August 6th. Hella can't come here, for she is going to Klausenburg with her mother to stay with her other uncle who is district judge there or whatever they call a district judge in Hungary. Whenever I think of a district judge I think of District Judge T., such a hideous man. What a nose and his wife is so lovely; but her parents forced her into the marriage. I would not let anyone force me into such a marriage, I would much sooner not marry at all, besides she's awfully unhappy.

August 7th. There has been such a fearful row about Dora. Oswald told Father that she flirted so at the tennis court and he could not stand it. Father was in a towering rage and now we mayn't play tennis any more. What upset her more than anything was that Father said in front of me: This little chit of 14 is already encouraging people to make love to her. Her eyes were quite red and swollen and she couldn't eat anything at supper because she had such a _headache!!_ We know all about her headaches. But I really can't see why I shouldn't go and play tennis.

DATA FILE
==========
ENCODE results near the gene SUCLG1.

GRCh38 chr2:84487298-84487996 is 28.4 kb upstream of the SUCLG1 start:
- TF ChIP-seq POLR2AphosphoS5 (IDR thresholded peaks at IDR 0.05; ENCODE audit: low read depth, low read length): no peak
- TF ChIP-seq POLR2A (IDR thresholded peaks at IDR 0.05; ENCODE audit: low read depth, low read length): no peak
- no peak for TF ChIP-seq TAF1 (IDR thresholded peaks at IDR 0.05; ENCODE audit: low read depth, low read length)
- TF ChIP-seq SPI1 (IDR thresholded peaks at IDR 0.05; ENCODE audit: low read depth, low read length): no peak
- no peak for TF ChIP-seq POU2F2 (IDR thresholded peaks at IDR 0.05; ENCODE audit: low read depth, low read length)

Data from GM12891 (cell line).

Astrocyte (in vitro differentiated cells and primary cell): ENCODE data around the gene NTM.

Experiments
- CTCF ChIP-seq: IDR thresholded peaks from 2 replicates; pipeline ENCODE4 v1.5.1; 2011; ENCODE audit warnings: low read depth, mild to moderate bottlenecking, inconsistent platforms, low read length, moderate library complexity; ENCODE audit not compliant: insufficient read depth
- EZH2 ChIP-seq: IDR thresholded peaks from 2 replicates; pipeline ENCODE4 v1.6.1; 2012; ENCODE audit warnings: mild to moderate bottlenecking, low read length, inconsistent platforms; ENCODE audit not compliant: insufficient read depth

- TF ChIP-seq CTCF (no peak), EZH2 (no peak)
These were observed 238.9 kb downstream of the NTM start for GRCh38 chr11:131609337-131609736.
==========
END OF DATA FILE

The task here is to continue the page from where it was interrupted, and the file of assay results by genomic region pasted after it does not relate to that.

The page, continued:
August 8th. Oswald says that it wasn't the student's fault at all but only Dora's. I can quite believe that when I think of that time on the Southern Railway. Still, they won't let me play tennis any more, though I begged and begged Mother to ask Father to let me. She said it would do no good for Father was very angry and I mustn't spend whole days with the Warths any more. Whole days! I should like to know when I was a whole day there. When I went there naturally I had to stay to dinner at least. What have I got to do with Dora's love affairs? It's really too absurd. But grown-ups are always like that. When one person has done anything the others have to pay for it too.